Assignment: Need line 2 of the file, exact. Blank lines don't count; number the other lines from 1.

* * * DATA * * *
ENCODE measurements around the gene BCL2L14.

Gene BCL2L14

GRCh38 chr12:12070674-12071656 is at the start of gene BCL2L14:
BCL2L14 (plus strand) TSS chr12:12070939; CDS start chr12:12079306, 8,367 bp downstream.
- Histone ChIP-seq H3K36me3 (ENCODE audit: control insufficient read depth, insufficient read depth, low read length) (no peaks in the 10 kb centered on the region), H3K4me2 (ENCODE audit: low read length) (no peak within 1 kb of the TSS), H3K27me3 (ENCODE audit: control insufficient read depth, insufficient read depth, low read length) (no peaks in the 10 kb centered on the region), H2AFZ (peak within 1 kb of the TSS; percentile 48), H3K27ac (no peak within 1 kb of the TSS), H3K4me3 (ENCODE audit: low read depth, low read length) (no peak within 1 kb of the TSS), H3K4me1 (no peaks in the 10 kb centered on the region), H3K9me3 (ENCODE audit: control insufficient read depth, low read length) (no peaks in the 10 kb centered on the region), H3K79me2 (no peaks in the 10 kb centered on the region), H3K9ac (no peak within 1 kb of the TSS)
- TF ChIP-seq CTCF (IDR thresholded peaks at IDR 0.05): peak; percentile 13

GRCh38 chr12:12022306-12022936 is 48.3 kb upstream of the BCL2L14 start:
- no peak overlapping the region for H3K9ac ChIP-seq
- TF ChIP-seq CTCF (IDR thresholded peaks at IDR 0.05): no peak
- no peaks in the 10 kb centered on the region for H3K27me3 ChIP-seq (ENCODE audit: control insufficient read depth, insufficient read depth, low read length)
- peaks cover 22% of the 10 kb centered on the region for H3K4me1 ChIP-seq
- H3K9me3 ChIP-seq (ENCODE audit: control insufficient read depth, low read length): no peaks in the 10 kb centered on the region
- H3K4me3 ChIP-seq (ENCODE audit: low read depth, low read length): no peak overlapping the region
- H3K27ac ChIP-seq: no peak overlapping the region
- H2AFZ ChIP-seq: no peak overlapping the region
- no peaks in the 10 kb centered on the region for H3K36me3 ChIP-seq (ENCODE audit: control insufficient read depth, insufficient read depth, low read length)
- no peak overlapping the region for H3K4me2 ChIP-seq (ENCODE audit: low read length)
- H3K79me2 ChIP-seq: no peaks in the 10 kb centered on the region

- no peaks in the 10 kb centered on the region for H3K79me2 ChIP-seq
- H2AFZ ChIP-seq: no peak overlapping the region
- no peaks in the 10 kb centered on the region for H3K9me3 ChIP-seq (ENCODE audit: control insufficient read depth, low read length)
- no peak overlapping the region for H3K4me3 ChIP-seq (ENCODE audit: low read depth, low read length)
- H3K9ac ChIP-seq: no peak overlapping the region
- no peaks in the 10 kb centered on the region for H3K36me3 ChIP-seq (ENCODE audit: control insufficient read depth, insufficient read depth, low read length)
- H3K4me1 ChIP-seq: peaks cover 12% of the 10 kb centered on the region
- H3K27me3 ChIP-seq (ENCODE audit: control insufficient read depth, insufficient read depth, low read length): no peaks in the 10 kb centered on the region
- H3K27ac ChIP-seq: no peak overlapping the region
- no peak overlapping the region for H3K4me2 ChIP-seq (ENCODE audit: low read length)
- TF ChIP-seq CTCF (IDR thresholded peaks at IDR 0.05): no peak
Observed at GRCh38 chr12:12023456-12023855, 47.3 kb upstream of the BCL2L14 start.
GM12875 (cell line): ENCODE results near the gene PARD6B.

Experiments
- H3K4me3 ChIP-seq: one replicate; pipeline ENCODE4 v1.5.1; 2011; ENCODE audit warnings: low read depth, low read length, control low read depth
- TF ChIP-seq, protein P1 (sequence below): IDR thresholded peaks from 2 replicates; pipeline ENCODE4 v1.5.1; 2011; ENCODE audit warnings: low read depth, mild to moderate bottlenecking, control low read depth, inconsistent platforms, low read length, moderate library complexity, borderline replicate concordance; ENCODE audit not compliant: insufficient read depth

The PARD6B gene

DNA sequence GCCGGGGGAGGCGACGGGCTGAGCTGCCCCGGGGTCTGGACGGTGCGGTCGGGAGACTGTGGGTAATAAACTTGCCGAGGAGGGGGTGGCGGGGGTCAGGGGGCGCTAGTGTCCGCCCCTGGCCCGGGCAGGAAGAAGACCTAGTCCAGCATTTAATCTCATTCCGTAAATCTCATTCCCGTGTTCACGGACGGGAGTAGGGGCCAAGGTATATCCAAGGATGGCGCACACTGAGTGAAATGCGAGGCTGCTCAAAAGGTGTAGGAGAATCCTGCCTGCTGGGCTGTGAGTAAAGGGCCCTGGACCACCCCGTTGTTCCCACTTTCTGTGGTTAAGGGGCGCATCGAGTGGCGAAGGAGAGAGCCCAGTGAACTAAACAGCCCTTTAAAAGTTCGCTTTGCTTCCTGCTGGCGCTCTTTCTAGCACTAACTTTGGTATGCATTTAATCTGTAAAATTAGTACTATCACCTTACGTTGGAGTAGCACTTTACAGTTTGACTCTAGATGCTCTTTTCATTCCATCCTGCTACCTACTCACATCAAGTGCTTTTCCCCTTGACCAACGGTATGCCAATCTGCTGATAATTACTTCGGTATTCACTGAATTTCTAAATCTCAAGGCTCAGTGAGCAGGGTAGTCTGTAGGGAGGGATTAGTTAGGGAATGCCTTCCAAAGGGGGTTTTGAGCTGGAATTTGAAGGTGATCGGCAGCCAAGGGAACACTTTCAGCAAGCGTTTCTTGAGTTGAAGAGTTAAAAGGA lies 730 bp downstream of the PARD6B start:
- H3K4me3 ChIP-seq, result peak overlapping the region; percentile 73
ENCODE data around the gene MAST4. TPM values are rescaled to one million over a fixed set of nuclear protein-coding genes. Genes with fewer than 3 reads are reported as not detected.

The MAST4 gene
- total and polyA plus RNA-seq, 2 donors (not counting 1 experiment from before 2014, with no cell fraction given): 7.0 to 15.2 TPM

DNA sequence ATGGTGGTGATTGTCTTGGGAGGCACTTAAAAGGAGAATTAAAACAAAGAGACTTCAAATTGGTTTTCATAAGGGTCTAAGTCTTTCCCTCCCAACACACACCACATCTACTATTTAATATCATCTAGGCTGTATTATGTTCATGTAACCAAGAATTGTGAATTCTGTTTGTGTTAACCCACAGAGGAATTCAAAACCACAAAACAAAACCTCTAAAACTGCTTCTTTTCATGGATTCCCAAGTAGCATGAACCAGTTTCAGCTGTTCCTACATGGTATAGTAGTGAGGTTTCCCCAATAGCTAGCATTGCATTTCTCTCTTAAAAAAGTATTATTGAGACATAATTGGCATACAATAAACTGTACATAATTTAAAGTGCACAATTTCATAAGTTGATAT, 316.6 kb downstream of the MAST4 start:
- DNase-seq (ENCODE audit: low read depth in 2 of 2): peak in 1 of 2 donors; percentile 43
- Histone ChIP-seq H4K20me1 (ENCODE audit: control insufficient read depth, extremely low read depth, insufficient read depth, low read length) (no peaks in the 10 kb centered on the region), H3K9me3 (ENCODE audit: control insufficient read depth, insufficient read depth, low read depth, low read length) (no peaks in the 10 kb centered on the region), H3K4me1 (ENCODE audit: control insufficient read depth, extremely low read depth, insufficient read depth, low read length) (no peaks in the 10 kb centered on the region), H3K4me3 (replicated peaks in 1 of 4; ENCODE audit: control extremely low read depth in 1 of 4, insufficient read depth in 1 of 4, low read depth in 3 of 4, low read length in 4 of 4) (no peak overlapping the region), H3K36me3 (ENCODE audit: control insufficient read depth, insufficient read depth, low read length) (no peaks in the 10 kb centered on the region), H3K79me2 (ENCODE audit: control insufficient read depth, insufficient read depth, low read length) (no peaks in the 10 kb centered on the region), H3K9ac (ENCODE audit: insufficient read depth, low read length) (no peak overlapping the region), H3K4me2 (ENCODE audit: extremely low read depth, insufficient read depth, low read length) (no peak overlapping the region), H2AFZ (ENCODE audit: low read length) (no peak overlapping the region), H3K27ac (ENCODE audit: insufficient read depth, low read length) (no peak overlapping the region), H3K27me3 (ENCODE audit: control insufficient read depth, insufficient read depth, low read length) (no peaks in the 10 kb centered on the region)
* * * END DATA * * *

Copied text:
Gene BCL2L14